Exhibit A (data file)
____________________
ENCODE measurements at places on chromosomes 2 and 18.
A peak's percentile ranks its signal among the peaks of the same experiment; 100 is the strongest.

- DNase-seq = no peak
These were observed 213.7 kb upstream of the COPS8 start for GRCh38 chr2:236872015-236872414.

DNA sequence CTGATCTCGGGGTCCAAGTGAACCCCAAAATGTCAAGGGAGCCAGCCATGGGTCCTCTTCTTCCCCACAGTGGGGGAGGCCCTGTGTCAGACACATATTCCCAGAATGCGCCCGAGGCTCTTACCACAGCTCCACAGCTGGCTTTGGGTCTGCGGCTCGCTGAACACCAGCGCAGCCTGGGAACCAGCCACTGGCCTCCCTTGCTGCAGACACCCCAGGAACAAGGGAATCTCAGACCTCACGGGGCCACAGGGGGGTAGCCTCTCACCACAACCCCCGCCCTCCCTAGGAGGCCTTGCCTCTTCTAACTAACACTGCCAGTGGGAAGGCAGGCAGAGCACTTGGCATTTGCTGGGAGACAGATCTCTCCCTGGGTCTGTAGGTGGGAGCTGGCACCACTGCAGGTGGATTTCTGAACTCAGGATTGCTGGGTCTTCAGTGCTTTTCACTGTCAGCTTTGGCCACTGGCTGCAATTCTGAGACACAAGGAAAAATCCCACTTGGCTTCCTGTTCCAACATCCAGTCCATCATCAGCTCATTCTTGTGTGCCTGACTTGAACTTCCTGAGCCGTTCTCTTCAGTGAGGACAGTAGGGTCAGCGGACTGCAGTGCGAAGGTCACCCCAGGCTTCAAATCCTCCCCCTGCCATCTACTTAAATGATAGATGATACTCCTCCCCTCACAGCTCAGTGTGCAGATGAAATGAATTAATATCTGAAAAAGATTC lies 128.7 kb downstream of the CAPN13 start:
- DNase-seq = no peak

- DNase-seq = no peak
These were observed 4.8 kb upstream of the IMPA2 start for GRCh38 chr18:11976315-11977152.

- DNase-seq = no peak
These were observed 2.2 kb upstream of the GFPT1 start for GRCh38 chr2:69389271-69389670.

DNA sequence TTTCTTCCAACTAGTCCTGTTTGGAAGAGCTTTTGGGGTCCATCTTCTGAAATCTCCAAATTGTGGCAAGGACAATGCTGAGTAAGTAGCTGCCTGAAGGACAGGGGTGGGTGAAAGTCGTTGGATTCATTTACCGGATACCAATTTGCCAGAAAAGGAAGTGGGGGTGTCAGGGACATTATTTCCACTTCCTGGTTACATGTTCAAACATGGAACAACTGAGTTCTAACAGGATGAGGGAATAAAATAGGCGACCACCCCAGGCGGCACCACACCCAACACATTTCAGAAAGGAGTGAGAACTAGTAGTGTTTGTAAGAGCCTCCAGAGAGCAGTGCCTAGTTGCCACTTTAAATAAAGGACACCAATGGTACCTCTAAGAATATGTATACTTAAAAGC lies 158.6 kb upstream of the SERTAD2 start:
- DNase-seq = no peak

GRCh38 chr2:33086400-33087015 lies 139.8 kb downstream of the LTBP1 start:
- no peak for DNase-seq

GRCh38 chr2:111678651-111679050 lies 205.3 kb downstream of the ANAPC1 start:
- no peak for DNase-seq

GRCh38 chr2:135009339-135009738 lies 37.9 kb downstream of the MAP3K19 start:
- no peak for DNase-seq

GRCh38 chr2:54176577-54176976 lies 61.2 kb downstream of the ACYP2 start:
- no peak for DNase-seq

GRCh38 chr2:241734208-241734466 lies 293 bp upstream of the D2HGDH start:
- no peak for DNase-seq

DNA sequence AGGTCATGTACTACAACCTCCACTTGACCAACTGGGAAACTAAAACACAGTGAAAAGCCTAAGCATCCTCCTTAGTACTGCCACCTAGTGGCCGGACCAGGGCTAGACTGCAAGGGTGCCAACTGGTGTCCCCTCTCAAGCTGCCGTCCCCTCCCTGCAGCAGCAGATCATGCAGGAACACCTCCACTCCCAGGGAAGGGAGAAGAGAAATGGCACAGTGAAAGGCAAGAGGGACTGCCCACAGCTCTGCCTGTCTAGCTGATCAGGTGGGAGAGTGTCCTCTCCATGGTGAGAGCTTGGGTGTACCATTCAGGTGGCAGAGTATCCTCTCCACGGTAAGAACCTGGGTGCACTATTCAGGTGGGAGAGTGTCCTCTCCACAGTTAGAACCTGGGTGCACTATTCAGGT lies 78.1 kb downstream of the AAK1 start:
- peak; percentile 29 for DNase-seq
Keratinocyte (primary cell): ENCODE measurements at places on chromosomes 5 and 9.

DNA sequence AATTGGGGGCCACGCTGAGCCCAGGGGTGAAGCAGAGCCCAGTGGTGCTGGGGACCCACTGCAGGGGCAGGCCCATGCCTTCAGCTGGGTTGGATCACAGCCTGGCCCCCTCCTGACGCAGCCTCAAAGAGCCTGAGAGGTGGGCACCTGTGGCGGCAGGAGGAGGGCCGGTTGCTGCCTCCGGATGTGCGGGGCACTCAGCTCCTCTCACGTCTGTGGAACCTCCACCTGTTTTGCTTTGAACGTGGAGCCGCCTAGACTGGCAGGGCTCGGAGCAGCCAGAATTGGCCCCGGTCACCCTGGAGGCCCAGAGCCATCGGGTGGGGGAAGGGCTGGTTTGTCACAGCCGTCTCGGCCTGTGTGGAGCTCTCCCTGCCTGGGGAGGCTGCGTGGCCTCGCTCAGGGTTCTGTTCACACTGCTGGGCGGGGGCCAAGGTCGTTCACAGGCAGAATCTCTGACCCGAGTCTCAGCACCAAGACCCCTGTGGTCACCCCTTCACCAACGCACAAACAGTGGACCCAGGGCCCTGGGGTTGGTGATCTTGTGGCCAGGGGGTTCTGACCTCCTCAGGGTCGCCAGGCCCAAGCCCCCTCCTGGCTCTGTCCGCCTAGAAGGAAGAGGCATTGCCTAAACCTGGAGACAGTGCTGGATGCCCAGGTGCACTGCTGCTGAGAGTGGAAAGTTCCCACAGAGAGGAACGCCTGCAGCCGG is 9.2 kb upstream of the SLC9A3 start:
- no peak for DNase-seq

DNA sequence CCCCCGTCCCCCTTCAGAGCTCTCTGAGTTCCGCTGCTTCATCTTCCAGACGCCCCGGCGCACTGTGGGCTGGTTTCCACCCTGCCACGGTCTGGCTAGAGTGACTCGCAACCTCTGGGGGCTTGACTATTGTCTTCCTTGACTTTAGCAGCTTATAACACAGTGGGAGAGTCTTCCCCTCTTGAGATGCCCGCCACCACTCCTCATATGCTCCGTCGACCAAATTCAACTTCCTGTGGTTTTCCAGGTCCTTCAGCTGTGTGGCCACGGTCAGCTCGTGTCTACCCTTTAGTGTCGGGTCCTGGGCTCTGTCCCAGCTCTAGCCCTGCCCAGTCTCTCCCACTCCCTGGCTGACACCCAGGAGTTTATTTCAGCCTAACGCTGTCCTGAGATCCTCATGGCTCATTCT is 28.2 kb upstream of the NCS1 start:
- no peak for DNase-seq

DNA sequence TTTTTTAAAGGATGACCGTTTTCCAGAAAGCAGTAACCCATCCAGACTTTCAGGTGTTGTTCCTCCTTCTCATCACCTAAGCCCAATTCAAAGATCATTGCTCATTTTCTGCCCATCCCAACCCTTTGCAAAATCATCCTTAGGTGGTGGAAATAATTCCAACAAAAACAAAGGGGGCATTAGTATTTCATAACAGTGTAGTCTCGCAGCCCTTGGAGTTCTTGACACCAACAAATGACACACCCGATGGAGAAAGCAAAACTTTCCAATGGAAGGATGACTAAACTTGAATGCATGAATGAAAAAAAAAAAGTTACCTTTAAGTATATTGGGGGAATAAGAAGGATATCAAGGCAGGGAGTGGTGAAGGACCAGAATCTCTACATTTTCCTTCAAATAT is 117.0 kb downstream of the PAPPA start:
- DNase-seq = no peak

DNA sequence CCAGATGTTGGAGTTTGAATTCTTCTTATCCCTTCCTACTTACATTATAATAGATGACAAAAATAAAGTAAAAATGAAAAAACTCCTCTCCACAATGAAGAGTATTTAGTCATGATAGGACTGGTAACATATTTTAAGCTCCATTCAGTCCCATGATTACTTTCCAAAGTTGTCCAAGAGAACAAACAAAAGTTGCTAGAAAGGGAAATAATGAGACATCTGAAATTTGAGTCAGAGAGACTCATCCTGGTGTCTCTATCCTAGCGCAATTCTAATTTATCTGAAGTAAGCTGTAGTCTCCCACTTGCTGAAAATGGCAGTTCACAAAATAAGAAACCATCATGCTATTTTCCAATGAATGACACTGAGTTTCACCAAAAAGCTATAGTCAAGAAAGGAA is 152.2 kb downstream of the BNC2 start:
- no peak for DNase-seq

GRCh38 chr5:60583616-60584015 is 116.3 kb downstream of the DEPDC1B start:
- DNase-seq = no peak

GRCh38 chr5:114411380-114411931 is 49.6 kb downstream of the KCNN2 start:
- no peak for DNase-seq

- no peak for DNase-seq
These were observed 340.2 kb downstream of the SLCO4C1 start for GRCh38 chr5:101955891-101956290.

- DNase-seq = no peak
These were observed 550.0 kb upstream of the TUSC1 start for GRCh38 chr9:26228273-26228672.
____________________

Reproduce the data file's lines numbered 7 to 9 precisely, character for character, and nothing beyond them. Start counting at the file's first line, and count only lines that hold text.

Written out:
- DNase-seq = no peak
These were observed 4.8 kb upstream of the IMPA2 start for GRCh38 chr18:11976315-11977152.

- DNase-seq = no peak